HAYES: And now I want to bring in MSNBC Legal Analyst Nick Akerman who is an Assistant Special Prosecutor in Watergate and retired Federal Court Judge Nancy Gertner, a Professor at Harvard Law School. Nancy, let me start with you on this -- on the question I just asked Bob about the President of the United States saying it`s good to see this person who just pledged he wouldn`t testify against me has guts, this other person who`s cooperating prosecutors is weak. He should go to jail, his wife should go to jail, and his father-in-law should go to jail.
NANCY GERTNER, FORMER FEDERAL COURT JUDGE. Right. I mean, first of all that certainly could look like witness tampering as George Conway was saying. But again, we`re now -- may be the best way to keep on looking at this is to look at it in terms of the articles of impeachment against Nixon.
GERTNER: In other words, would this be sufficiently whatever the ambiguities of the law this is coming close to manipulating the testimony. And if you add to that basically dangling a pardon to anyone, it would also vitiated in my view any pardon if there ever was one coming down the pike. In other words, if he put it in a context of who was doing what for him, that would raise some interesting questions about the pardon itself.
HAYES: You know, we`ve got two big documents set to come out this week. We`ve gotten the Michael Cohen document late Friday night and make -- his lawyers making their argument for why he should receive no jail time, something on Flynn on Tuesday, Manafort on Friday. This is coming off a big week last week. What is your sense watching what`s being made public in the succession it is, Nick?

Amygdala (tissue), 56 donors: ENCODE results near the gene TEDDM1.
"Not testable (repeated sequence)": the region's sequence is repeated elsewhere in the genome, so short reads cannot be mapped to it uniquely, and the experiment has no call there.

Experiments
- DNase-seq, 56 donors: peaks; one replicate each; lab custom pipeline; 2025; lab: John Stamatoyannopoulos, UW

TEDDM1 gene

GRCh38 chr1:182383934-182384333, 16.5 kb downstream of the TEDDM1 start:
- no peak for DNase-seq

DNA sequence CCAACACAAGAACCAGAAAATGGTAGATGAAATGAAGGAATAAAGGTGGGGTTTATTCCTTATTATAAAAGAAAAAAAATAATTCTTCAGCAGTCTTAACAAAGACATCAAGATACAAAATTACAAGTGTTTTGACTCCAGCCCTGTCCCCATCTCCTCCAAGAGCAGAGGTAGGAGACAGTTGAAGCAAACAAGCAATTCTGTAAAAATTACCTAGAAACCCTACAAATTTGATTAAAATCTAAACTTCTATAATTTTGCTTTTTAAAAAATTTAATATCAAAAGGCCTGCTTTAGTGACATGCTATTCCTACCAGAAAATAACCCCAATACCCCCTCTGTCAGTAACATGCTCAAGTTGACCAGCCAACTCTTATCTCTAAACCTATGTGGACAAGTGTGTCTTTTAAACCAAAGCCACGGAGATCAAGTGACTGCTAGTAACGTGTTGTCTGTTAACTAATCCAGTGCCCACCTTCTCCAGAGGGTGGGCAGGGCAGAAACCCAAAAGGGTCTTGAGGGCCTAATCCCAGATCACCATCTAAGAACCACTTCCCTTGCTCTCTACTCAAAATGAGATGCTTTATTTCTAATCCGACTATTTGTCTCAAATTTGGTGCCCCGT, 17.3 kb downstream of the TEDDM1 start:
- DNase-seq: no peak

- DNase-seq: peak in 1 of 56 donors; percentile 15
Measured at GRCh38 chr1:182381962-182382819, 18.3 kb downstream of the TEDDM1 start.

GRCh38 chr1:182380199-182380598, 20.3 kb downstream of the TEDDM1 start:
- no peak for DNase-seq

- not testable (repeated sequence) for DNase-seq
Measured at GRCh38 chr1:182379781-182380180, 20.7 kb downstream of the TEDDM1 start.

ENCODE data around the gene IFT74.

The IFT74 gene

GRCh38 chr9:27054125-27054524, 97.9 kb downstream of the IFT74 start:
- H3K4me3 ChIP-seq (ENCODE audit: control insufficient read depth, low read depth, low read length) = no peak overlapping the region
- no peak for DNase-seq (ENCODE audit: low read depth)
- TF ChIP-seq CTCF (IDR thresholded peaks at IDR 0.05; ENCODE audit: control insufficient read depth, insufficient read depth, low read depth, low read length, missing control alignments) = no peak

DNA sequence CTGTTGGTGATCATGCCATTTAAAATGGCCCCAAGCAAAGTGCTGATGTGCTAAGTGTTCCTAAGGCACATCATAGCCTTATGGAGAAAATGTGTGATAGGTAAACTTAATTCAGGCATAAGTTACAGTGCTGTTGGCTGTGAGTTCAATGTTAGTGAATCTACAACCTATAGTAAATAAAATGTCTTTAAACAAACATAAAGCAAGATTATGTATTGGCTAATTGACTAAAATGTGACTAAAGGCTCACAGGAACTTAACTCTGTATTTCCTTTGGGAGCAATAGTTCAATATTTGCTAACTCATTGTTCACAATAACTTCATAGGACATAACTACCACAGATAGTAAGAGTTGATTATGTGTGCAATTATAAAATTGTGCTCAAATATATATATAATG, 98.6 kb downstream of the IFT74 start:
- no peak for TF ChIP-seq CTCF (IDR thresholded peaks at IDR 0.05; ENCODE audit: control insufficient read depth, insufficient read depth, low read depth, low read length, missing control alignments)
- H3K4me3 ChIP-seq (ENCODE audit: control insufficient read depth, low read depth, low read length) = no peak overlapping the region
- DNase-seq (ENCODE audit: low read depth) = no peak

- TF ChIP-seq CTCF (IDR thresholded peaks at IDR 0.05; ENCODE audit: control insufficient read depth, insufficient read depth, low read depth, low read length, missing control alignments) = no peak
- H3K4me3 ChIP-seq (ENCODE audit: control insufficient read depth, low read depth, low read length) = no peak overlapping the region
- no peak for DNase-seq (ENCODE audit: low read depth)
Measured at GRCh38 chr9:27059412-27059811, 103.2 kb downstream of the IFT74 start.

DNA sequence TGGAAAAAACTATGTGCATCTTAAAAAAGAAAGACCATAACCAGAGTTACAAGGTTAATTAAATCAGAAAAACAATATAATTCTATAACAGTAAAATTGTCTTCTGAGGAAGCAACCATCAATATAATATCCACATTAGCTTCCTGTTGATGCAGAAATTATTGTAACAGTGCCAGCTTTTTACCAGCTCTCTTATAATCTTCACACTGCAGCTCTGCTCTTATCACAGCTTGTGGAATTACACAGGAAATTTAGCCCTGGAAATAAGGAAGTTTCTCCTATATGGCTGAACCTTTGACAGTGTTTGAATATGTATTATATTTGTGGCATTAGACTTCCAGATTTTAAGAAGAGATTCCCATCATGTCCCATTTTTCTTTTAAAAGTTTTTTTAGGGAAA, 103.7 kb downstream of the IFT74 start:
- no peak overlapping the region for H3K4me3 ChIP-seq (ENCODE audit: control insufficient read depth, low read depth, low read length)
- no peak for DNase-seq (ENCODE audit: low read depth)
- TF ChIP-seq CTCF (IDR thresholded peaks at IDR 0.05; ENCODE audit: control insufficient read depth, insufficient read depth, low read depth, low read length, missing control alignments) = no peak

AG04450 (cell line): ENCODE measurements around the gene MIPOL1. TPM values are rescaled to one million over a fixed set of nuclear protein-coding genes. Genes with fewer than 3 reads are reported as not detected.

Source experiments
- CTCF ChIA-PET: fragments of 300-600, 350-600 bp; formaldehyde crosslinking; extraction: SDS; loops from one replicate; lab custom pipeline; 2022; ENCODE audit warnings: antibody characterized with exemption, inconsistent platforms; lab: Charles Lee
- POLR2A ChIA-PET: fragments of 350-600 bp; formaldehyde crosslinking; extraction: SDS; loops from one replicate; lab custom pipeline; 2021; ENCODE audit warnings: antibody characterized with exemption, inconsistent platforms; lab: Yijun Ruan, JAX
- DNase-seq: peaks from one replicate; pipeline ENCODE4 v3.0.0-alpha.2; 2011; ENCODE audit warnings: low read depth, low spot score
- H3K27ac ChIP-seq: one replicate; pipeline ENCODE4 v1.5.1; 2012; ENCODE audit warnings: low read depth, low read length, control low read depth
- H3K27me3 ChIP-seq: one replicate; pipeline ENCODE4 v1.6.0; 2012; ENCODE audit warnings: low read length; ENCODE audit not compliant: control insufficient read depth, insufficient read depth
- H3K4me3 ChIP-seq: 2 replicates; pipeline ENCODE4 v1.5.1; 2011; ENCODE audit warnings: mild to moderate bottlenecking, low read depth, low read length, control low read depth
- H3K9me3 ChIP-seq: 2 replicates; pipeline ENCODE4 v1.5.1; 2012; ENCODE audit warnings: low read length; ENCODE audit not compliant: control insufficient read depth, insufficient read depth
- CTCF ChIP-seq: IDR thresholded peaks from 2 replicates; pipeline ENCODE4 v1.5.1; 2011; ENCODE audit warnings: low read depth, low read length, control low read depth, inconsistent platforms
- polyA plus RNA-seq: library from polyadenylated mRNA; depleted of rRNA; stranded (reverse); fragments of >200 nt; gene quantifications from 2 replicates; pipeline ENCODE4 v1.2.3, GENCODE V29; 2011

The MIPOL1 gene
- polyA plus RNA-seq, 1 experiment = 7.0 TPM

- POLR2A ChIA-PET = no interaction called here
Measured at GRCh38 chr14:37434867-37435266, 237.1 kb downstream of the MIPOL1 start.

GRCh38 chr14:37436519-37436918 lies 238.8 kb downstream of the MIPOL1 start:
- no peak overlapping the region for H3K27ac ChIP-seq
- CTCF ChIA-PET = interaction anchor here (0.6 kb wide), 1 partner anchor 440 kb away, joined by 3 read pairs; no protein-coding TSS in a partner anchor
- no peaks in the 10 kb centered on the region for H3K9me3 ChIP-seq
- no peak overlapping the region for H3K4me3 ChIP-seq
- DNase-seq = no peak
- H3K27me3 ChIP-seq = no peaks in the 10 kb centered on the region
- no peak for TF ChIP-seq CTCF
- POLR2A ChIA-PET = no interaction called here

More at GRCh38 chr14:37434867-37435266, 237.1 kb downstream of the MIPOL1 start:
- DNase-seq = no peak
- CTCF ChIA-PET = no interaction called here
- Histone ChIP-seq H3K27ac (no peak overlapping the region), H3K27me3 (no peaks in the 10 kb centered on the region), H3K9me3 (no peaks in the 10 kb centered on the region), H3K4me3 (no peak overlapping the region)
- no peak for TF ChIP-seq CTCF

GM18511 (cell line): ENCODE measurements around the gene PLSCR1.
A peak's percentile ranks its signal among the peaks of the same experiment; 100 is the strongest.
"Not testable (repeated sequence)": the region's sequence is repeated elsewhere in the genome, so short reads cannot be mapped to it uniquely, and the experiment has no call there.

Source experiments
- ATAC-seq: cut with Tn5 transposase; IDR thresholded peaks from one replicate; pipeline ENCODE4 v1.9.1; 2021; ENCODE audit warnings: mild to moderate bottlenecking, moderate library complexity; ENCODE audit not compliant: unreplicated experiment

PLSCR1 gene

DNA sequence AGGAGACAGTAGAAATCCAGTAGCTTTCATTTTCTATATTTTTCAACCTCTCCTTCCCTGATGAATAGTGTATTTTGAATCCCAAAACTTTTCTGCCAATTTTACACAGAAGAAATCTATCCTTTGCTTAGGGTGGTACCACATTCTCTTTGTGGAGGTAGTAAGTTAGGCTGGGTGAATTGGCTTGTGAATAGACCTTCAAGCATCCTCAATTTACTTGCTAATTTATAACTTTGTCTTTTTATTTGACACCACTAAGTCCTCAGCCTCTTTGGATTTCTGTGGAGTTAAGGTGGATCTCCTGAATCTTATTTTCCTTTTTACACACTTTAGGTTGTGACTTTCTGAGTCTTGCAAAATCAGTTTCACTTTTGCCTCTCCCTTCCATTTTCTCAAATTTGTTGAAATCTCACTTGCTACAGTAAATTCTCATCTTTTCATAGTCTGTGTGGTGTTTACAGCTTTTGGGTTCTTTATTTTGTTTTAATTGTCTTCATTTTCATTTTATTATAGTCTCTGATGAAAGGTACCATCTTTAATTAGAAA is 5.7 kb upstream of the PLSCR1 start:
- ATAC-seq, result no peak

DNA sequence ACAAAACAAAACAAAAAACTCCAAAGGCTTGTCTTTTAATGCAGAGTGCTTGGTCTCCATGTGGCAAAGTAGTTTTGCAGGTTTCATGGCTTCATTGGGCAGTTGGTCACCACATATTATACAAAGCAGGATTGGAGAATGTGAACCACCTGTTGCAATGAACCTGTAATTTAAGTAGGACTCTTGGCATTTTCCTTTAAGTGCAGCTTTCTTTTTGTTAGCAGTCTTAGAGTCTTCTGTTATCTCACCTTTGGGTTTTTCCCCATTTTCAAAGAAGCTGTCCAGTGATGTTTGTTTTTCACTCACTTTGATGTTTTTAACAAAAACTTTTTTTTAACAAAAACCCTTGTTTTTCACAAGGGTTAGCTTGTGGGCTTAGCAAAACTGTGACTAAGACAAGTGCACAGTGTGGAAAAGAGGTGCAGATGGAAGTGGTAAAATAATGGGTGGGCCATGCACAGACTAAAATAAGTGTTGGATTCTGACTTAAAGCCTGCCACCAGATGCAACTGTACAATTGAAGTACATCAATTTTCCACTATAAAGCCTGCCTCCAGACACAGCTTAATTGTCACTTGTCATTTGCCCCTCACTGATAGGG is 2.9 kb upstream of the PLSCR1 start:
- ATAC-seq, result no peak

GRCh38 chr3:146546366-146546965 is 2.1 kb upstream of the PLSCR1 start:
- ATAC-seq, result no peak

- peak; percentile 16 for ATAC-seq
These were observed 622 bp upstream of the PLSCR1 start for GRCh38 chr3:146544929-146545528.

NICK AKERMAN, MSNBC LEGAL ANALYST: Well, first of all, you have to realize it may not be made public. I mean, some of this stuff may be put under seal.
HAYES: Right. We have reporting indicating at least some of it will be public, but your point is maybe not all of it right?
AKERMAN: Maybe not all of it. And really actually maybe not the most important of this.
HAYES: It`s a good point. It`s a good comment.
AKERMAN: Because Mueller has been very circumspect about what he is released publicly. I mean, you get clues from peoples of guilty pleas but that`s about as far as we`ve gotten now and I know everybody`s salivating think there`s -- thinking there`s going to be something really important coming out this week. I`m not so sure about that. I mean, if you were able to get all of the proof that Mueller is going to present on mana Ford and why he lied, you probably have a blueprint to everything he knows.
HAYES: Right. So you think there might be in the center for Mueller`s office to keep some of that under seal because they don`t want to give away what they know vis a vis other foes.